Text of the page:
Depending upon whom you ask, Randy Couture resigned or retired from the Ultimate Fighting Championship on October 11, 2007. Since that time, he has been embroiled in a legal battle with the Zuffa owned promotion.
With billionaire Mark Cuban's company HDNet being one of the main suitors for Couture's services when and if he is ever clear of his legal entanglements with the UFC, both HDNet and Couture were handed a clear blow to their legal efforts in the Texas Court of Appeals on Friday.
HDNet has pursued a declaration stating the finality of Couture's fight contract with Zuffa and when he would be free to fight for another organization. Its efforts were denied on Friday, however, when the Texas Court of Appeals found that the lower court that was acting on the HDNet litigation had engaged in "a clear abuse of discretion" by permitting it, according to a statement released by Zuffa.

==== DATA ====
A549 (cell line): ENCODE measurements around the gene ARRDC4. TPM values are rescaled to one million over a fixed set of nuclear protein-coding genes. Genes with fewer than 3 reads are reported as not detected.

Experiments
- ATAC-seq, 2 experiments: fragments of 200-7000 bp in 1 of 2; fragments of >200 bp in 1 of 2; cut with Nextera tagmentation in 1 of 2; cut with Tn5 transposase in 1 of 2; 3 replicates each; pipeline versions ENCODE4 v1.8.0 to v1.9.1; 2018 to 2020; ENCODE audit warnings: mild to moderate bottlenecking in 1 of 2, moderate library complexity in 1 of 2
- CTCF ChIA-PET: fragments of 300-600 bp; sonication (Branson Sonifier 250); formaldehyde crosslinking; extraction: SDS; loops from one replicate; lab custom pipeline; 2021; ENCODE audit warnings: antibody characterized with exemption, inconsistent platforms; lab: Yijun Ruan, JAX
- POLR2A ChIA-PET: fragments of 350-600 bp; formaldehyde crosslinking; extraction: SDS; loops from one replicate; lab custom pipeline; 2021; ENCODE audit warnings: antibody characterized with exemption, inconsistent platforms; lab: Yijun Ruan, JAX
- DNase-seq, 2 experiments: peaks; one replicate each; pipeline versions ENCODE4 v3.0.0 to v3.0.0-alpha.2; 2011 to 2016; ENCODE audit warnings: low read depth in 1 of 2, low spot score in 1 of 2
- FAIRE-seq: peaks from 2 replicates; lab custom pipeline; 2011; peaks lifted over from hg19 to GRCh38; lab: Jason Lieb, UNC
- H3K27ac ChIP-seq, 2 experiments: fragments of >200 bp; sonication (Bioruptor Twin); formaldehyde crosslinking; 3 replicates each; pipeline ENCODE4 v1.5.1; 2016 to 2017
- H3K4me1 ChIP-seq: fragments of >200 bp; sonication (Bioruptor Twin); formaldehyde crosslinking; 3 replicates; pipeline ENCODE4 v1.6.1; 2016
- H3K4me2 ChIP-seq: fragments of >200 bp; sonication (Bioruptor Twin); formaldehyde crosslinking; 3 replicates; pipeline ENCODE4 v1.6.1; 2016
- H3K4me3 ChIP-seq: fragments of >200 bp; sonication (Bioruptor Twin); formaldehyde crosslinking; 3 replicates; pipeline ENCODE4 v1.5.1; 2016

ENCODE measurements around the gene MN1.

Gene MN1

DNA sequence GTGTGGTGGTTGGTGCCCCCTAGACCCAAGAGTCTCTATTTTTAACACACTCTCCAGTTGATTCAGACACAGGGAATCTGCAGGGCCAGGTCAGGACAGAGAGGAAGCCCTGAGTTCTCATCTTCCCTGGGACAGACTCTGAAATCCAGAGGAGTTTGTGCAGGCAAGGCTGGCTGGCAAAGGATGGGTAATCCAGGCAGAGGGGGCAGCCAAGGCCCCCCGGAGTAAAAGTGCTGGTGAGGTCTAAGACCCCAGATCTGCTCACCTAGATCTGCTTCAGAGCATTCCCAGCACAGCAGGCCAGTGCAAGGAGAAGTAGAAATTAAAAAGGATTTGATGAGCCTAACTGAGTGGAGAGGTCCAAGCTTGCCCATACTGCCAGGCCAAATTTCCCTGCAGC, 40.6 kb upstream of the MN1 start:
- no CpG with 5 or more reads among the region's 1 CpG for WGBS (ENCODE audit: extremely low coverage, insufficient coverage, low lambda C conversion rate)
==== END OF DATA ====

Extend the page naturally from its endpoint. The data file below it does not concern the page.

The Texas Court of Appeals granted Zuffa's motion to compel Couture to arbitrate in the District of Nevada, staying all further action by HDNet against Zuffa in the state of Texas.
"The practical effect of the Court's decision is to allow Zuffa to continue its prosecution of claims against Mr. Couture in the Arbitration presently underway here in Nevada without any regard to the flaccid claims of HDNet and its management," explained Zuffa's Las Vegas counsel, Donald J. Campbell, Esq. "Based upon evidence uncovered during the interrogation of Mr. Couture during his deposition, we have every confidence that Mr. Couture will be held accountable for the serious and ongoing breaches of his contractual obligations to Zuffa."
The arbitration process is currently in the "exploratory" phase of depositions, meaning there are more depositions to come before the actual arbitration begins, possibly within the next month or so.
The arbitration, which is taking place in Nevada, should determine the outcome of Couture's fight contract with Zuffa and whether or not he will be held to it or if he will be free to go elsewhere.
The arbitration is administered by the American Arbitration Association, wherein the arbitrators were mutually agreed upon by Zuffa and Couture's lawyers.